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  #16 (permalink)  
Old Fri Dec 27, 2002, 12:43pm
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Thumbs up See the whole play

I have discovered that often during our discussions we argue both sides of a situation that we have been unable to adequately portray to all the readers.

Was the defensive contact momentary such that the shooter couldn't do a good job of shooting the ball but could immediately make another attempt for a try? Did the defender come down with his hand still firmly on the ball? Are the player now fighting for control of the ball and do we have a jump ball situation per part 1 of the rule? AP

Obviously (as Juulie pointed out), part two of the rule is to prevent a travel call - airborne shooter is coming back to the floor with the ball still in his hands - defense has done a good job to create this situation. AP

If however the offense has done a good job by not jumping, still has individual control of the ball, then let him shoot or drive or whatever.

Gotta see the whole play to make a good call here.
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  #17 (permalink)  
Old Sun Dec 29, 2002, 10:26am
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I agree with SamNVA that the held ball on the airborn shooter was to eliminate the up and down call when the ball was stopped by the defense. This interpretation also shows that the rule does not reward good defense, because the ruling would be a travel if the intent was to reward the defense.

I also agree with DTTB that you need to see it to call it. An extended period of time with shooter pushing the ball into the defender's hand and the defender pushing back might be a clear held ball. But a stoppage of the initial shooting or passing motion where the defender's hand slides off the ball afterwards does not seem to fit the bill to me. This is different from where a shooter is in the air, because that momentary stoppage of motion usually causes the player to return to the floor without a release and is an automatic held ball.

And what is this about a team calling timeout? A defender with one hand pushing the ball does not have control - how can the defense get a TO in this situation?
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  #18 (permalink)  
Old Sun Dec 29, 2002, 03:24pm
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Quote:
Originally posted by Hawks Coach
And what is this about a team calling timeout? A defender with one hand pushing the ball does not have control - how can the defense get a TO in this situation?
I agree. A player doesn't have control, if he simply puts his hand on the ball. I don't care how long he is touching it. Therefore, no time-out should be granted, nor should a jump ball be called unless the situation is as stated in article 2.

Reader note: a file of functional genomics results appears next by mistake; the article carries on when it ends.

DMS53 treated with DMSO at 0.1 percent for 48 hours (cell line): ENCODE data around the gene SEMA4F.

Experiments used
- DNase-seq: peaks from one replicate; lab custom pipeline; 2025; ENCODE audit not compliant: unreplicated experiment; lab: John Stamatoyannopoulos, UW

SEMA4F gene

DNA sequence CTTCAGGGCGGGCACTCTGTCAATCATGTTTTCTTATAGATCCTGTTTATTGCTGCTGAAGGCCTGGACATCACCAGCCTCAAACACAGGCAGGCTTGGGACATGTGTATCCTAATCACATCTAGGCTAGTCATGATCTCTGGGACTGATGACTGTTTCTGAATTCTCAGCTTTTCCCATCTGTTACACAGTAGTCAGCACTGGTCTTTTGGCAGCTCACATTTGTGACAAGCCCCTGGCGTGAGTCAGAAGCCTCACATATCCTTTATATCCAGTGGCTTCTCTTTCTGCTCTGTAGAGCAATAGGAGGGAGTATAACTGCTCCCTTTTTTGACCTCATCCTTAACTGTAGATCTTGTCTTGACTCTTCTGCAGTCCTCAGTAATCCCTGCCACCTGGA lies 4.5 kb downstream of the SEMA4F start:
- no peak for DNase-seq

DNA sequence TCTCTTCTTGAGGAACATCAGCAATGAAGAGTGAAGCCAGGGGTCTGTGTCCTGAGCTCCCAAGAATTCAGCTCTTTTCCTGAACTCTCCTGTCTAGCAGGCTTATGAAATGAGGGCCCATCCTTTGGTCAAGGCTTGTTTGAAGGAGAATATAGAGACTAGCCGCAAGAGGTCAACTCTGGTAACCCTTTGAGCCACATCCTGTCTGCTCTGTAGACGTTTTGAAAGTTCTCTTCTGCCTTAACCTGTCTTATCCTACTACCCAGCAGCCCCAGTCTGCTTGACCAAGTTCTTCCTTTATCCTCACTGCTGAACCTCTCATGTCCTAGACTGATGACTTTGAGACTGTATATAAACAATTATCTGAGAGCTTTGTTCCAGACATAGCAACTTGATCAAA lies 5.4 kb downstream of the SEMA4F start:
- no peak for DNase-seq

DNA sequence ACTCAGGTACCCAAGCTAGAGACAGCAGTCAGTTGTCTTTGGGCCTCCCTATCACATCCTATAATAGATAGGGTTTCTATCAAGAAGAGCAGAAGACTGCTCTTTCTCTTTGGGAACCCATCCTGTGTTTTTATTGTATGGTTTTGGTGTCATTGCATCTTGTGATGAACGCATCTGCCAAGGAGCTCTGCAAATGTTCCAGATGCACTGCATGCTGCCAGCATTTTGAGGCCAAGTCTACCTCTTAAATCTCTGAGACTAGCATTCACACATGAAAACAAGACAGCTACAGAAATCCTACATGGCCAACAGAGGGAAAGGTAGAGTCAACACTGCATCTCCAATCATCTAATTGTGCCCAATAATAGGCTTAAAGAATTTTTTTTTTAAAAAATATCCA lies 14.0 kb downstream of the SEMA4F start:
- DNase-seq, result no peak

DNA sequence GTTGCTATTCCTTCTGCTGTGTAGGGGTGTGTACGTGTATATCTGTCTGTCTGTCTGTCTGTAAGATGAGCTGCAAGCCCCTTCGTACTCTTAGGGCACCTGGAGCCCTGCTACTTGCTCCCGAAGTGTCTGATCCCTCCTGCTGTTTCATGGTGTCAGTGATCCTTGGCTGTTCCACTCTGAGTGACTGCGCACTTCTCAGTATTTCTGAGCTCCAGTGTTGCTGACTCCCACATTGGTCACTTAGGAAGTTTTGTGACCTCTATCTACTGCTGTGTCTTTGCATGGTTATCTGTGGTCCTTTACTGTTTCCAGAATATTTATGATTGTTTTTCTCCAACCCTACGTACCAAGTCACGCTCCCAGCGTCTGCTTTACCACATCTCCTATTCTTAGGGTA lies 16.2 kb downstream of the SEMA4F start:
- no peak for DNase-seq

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  #19 (permalink)  
Old Sun Dec 29, 2002, 03:33pm
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Quote:
Originally posted by Nevadaref
I agree. A player doesn't have control, if he simply puts his hand on the ball. I don't care how long he is touching it.
Now you're the one not following the rule.

That's the whole point: neither player is controlling the ball.


A held ball occurs when:
Opponents have their hands so firmly on the ball that control cannot be obtained without undue roughness.

If the defender puts his hand on the ball and prevents the offensive player from moving it, it's a held ball.
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  #20 (permalink)  
Old Sun Dec 29, 2002, 06:05pm
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I take that wording to mean there is no individual control. I believe that a during a held ball as defined in article 1, both players have control. This is called joint control. Since player control is defined as holding or dribbling a live ball inbounds, if both players are holding the ball then both have control. That is why it is called a held ball!
But if one player is holding the ball and an opponent simply puts a hand on the ball, only the first player has control.

This joint control concept is not just something that I made up either. It is in the casebook. Play 4.43.2 B talks about A1 and A2 having joint control.
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  #21 (permalink)  
Old Sun Dec 29, 2002, 07:08pm
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Quote:
Originally posted by Nevadaref
Since player control is defined as holding or dribbling a live ball inbounds, if both players are holding the ball then both have control. That is why it is called a held ball!

But if one player is holding the ball and an opponent simply puts a hand on the ball, only the first player has control.

What is the difference in the two cases above?In the 2nd. case,if the opponent puts his hand on the ball,and(in the official's opinion) the player with the ball then can't do anything with it,why isn't this joint possession also?Both players are holding the ball.The only difference is that one of them is only holding it with one hand,but that one hand still fits within the rulebook definition of player control.Doesn't the same reasoning apply as in the first case?

It's not a tough rule to call.It's a jump ball if players from different teams have player possession at the same time,so that neither player can do anything with it.It's just the official's judgement if that tenet applies.
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  #22 (permalink)  
Old Sun Dec 29, 2002, 07:34pm
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Quote:
Originally posted by Nevadaref
I take that wording to mean there is no individual control. I believe that a during a held ball as defined in article 1, both players have control. This is called joint control. Since player control is defined as holding or dribbling a live ball inbounds, if both players are holding the ball then both have control. That is why it is called a held ball!
But if one player is holding the ball and an opponent simply puts a hand on the ball, only the first player has control.